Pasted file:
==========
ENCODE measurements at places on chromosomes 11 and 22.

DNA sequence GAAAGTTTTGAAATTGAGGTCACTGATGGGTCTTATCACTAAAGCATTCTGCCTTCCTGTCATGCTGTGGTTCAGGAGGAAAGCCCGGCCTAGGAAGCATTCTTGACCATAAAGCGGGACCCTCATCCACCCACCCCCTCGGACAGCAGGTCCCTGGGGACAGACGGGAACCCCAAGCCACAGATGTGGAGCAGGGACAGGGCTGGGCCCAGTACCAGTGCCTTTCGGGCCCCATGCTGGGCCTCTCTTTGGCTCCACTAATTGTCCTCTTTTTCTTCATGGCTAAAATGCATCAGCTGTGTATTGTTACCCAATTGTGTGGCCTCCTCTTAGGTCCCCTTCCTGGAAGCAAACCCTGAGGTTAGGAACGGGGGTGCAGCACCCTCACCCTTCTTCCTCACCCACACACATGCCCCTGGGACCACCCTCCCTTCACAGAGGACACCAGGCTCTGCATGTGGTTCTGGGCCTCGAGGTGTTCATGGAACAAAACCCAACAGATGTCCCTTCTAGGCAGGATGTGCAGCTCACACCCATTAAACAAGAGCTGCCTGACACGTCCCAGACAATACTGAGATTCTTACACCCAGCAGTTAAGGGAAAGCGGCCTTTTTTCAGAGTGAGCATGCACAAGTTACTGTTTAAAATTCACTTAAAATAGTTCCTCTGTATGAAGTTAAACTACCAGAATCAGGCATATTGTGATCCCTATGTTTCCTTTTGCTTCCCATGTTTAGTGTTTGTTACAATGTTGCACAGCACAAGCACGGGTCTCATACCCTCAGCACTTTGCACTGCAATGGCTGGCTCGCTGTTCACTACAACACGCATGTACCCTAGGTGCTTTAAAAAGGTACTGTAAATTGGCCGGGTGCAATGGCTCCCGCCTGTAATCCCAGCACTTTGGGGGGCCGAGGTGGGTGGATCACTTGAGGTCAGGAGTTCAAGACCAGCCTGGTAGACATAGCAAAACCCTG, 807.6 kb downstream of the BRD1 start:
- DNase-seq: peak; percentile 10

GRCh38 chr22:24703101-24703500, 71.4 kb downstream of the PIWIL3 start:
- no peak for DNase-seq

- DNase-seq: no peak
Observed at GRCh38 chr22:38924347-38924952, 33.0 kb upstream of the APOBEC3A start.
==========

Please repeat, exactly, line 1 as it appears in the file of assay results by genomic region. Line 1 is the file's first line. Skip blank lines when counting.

ENCODE measurements at places on chromosomes 11 and 22.